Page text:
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George Mairs

George Mairs
Tucson

When I married Nancy, I think probably sex was foremost on my mind. We had a passionate courting, and while there were other aspects of ourselves that drew us to one another, I was probably a little single-minded as far as the sexuality went.

Burnout is an issue that looms large in caregiving. You must have space.

I admired her mind, believe it or not. Nancy was writing at that time, she was a student at Wheaton, and there was something very engaging about her art. She was very open about it and shared it a great deal, and I think somehow I thought that would be part of our lives together, and for heaven's sake it was. We've been married for 30 years, and that's become a very very important part of our lives, particularly now that she's disabled; it pulls us out of our circle of safety here and pulls us out into the world.

We travel, we go to colleges around the country. We meet fans, people who have heard of me, with whom I have a strange sort of one-way relationship. People will ask me what's happening with the cancer. A few bold souls have even asked me about my extra-marital affairs which Nancy has written about, and that's a heck of a way to meet a stranger. So, yeah, the sexual enthusiasm has continued, and the love of her art.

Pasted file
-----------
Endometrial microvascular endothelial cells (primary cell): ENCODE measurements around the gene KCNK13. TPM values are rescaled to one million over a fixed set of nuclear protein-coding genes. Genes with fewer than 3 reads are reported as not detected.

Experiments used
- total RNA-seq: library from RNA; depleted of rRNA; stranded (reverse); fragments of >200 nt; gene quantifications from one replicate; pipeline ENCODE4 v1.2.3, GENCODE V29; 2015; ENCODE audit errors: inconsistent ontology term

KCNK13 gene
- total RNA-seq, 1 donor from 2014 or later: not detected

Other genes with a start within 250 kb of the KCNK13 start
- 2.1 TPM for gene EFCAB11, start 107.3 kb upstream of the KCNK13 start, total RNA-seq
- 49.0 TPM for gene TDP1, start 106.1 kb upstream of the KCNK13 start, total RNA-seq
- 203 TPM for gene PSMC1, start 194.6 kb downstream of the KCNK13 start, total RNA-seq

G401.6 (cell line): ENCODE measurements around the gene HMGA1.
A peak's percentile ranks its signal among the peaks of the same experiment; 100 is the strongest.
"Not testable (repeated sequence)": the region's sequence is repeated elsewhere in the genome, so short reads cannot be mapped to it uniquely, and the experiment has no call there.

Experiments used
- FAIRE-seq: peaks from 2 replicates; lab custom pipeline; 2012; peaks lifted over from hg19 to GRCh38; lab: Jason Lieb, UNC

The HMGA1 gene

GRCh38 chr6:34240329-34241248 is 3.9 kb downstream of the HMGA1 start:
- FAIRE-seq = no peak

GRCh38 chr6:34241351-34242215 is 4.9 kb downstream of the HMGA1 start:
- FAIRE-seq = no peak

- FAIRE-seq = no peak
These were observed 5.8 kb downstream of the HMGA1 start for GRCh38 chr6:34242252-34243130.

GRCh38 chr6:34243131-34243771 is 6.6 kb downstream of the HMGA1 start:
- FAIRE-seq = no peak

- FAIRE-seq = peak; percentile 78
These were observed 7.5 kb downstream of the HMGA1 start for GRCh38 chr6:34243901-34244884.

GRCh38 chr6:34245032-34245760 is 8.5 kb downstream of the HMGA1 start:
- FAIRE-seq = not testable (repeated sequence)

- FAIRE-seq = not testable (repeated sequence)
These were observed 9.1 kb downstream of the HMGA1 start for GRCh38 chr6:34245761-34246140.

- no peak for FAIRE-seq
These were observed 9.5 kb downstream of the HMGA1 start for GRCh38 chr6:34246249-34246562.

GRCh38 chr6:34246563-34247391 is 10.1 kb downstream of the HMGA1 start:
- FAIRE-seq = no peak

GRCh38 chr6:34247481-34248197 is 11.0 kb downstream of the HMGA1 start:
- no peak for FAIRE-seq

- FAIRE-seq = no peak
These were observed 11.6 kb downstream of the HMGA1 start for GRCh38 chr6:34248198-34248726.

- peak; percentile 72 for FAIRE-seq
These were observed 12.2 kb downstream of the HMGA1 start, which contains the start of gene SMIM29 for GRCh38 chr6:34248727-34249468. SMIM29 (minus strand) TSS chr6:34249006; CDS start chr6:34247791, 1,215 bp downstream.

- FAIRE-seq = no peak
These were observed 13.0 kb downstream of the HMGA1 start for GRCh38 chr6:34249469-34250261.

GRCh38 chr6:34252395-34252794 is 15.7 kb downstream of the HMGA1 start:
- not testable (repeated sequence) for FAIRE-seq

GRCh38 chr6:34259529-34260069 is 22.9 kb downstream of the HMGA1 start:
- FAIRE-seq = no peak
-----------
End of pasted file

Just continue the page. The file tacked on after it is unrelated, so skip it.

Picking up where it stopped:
I have to admit, I can do caregiving, I can be with her and give her chocolate ice cream sodas or change her urine bag or whatever, and I do it with a certain determination, and I'll keep at it. I would feel a terrible failure if I couldn't continue. Sometimes that upsets me. Looking at it the other way around, I'm locked into something, and I'm aware of that, and I think to myself, my God, I can't get out of this, I'm locked into this and isn't that awful for the rest of my life I might have to do this. So that's a very dark side to caregiving for me that comes up from time to time.

I'm not confined to a wheelchair, I have choices. I can get up and get out, and that takes some of the pressure off me. There are certain times when I would like to get up and get out. Rarely have I bolted. I need breaks; Nancy understands that I need breaks; she's good about providing those for me. And vice-versa -- I try to provide her with space where she can get away from me. And I know that some of her feelings are very much like mine, but her limitation is different from mine. Mine is self-imposed, and she is really just stuck.

Caregiving only works, in my experience, when it's circular -- and I want to give Nancy opportunities to care for me, sometimes I do that consciously but not always. Sometimes I just genuinely need her to just touch my hand, to say it's all right.

I've always sympathized with couples whose paths have diverged. It's a wonderful parallel course that we somehow wound up on.